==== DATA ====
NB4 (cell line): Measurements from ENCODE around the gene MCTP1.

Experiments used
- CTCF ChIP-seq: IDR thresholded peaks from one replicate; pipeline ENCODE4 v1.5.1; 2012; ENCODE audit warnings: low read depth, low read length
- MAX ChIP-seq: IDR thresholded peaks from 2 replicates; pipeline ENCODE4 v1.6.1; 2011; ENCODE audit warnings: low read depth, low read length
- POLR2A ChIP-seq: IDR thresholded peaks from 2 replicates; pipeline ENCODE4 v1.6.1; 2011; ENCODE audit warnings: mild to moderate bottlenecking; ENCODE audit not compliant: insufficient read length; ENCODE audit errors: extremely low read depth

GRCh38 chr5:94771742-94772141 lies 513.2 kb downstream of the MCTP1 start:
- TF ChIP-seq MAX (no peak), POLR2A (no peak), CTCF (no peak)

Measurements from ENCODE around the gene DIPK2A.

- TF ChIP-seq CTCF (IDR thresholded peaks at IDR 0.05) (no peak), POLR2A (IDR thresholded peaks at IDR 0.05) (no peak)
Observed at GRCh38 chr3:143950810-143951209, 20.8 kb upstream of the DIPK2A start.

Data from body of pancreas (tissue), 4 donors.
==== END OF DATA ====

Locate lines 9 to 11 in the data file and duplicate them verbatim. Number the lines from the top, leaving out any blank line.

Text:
- TF ChIP-seq CTCF (IDR thresholded peaks at IDR 0.05) (no peak), POLR2A (IDR thresholded peaks at IDR 0.05) (no peak)
Observed at GRCh38 chr3:143950810-143951209, 20.8 kb upstream of the DIPK2A start.

Data from body of pancreas (tissue), 4 donors.